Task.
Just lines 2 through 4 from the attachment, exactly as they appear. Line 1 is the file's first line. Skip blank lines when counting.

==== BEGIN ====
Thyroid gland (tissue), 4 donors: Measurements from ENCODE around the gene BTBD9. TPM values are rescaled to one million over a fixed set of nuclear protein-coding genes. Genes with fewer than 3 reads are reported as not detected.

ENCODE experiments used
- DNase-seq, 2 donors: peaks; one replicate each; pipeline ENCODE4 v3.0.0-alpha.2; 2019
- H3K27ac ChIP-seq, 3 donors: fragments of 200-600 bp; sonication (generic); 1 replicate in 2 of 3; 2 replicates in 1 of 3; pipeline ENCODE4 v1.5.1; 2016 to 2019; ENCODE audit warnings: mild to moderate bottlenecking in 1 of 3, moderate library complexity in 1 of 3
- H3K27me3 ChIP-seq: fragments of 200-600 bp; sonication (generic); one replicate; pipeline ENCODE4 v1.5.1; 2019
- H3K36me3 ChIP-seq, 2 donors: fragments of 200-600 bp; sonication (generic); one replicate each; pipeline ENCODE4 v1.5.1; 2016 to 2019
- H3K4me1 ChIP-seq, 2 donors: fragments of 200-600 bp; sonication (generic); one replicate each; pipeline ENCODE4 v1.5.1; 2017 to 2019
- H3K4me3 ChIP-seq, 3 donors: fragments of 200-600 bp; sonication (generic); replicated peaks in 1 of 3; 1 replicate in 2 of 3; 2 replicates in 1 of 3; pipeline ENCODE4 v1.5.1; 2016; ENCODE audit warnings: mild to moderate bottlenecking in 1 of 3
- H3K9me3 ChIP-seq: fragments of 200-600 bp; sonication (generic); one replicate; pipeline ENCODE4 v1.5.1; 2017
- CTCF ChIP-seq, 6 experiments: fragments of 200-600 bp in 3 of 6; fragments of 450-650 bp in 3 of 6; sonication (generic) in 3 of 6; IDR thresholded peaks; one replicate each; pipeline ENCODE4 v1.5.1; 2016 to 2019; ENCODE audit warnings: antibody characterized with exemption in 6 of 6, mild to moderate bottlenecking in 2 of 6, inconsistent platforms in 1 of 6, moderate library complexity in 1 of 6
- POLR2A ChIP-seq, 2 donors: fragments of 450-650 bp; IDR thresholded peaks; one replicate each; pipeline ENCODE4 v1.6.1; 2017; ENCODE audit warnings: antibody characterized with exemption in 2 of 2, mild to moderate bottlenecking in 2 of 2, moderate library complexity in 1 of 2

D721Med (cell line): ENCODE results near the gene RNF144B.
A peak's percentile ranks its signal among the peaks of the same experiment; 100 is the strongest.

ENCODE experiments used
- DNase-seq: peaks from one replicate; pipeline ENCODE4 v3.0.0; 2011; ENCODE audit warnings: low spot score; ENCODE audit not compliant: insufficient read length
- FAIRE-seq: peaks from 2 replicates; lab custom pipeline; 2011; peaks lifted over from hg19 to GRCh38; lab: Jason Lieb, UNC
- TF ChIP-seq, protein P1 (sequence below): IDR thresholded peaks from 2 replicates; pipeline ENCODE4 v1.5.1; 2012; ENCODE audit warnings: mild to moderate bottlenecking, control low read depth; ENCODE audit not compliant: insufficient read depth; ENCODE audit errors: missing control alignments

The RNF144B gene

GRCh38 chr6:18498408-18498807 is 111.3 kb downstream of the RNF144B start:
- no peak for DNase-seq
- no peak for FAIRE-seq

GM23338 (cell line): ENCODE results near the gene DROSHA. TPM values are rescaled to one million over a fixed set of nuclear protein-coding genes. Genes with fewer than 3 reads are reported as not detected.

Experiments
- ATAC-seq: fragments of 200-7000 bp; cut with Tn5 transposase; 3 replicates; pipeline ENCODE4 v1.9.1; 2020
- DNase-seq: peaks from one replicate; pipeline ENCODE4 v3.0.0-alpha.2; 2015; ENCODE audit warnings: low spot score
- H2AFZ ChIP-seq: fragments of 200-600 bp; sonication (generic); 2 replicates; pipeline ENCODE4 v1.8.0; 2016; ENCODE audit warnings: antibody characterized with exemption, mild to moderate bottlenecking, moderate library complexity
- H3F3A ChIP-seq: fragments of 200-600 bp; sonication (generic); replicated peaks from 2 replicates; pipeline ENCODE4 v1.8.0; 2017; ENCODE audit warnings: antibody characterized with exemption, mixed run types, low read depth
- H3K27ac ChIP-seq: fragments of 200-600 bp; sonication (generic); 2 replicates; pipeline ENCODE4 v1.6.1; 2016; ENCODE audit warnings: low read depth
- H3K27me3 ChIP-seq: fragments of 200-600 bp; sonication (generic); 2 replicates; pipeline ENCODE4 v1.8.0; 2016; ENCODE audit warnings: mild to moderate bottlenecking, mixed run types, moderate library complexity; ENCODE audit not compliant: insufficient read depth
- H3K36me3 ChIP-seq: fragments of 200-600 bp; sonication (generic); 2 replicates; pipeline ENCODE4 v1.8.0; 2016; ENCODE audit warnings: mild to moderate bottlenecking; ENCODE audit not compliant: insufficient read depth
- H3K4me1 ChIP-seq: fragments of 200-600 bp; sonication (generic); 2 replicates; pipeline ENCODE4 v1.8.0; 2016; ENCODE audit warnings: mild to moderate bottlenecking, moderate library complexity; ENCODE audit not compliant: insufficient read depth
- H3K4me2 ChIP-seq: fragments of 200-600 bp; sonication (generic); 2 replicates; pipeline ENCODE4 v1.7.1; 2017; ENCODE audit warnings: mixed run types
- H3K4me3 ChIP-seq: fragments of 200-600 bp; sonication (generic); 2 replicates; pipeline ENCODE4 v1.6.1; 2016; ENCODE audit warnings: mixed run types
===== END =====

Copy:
ENCODE experiments used
- DNase-seq, 2 donors: peaks; one replicate each; pipeline ENCODE4 v3.0.0-alpha.2; 2019
- H3K27ac ChIP-seq, 3 donors: fragments of 200-600 bp; sonication (generic); 1 replicate in 2 of 3; 2 replicates in 1 of 3; pipeline ENCODE4 v1.5.1; 2016 to 2019; ENCODE audit warnings: mild to moderate bottlenecking in 1 of 3, moderate library complexity in 1 of 3